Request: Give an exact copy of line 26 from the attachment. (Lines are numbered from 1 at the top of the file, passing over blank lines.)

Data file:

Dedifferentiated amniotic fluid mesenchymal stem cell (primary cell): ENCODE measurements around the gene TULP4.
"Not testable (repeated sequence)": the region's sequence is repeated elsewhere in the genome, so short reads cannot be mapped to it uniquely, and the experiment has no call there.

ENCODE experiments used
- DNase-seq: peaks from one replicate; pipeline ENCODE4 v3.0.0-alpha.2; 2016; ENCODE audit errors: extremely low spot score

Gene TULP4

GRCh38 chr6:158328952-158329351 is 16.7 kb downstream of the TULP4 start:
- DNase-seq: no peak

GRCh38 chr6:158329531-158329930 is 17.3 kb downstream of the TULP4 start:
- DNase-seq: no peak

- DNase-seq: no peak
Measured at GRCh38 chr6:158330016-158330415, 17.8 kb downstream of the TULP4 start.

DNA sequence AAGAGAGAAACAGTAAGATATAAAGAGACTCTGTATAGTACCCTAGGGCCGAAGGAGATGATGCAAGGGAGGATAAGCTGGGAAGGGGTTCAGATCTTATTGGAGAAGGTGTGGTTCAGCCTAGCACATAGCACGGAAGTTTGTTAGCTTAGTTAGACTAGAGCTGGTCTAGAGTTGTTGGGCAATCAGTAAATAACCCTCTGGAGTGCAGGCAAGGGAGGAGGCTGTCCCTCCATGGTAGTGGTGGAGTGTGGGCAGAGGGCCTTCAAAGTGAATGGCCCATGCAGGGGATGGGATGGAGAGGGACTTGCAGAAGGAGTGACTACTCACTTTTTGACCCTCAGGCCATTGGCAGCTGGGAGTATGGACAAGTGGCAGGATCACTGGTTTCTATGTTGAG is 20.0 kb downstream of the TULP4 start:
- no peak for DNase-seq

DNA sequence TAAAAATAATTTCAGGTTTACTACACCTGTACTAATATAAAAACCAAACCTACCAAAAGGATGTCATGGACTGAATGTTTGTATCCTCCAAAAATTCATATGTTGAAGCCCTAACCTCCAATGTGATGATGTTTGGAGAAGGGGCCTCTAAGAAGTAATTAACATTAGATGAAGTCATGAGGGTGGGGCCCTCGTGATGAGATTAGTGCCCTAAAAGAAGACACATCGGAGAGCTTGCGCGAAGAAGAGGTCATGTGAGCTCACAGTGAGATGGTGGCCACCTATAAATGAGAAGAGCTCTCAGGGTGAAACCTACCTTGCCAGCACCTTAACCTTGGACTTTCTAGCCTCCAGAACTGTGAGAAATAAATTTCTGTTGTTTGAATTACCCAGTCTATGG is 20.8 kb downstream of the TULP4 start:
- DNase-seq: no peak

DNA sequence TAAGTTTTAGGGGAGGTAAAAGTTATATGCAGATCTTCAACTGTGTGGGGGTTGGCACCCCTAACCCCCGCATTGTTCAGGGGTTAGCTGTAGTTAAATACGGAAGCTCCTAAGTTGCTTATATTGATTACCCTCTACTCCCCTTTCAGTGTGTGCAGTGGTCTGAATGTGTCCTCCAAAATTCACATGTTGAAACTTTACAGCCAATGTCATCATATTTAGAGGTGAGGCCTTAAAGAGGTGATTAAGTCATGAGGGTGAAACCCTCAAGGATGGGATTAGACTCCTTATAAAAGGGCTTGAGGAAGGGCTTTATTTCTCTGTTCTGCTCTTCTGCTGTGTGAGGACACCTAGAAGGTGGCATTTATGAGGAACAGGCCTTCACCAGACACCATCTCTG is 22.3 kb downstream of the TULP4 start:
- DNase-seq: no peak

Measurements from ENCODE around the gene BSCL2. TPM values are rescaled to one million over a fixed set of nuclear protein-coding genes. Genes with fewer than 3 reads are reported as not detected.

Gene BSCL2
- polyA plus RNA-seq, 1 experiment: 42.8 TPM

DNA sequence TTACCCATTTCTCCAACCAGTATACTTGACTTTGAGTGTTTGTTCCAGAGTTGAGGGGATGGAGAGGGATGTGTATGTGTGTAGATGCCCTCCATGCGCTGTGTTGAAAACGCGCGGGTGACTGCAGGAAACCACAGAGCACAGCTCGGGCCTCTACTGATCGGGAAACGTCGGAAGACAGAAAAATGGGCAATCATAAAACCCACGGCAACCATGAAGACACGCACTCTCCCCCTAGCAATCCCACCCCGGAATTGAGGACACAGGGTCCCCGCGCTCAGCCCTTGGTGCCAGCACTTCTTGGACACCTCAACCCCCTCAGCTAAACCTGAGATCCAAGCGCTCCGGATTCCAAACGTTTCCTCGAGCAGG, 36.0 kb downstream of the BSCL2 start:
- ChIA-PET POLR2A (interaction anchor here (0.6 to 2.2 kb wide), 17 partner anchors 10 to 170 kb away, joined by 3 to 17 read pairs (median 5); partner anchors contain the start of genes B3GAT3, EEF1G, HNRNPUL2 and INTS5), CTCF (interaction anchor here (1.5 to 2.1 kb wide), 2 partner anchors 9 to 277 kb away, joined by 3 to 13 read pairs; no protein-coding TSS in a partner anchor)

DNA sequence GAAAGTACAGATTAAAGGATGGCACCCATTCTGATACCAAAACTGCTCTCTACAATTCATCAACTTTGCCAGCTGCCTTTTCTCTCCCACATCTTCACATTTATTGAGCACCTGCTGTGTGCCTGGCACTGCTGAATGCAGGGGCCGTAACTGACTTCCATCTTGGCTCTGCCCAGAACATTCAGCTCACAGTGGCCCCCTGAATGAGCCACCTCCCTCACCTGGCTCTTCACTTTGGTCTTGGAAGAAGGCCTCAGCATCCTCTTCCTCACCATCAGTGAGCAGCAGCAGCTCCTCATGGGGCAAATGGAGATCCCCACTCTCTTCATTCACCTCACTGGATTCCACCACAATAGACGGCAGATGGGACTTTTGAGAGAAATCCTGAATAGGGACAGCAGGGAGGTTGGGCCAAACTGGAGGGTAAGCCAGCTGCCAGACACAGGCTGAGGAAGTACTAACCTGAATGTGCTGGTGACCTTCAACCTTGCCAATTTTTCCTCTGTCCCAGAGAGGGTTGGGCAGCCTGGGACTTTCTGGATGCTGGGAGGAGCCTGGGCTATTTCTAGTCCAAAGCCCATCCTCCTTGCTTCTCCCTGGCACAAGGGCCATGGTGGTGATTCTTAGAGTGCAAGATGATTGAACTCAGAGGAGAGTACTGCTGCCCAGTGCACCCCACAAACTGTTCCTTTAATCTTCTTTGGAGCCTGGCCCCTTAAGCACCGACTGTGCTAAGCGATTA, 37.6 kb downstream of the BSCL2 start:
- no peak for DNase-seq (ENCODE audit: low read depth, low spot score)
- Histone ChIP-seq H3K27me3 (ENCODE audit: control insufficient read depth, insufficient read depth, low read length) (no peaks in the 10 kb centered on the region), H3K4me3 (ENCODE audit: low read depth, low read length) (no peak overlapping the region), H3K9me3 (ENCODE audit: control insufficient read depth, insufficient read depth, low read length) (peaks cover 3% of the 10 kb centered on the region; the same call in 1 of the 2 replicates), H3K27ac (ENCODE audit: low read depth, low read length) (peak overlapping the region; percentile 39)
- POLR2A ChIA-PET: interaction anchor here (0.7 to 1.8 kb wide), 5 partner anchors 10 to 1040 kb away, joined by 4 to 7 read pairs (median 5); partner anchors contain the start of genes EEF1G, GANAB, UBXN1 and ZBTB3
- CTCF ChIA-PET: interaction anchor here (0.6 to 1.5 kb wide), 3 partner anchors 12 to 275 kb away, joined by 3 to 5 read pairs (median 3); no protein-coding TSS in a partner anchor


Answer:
- POLR2A ChIA-PET: interaction anchor here (0.7 to 1.8 kb wide), 5 partner anchors 10 to 1040 kb away, joined by 4 to 7 read pairs (median 5); partner anchors contain the start of genes EEF1G, GANAB, UBXN1 and ZBTB3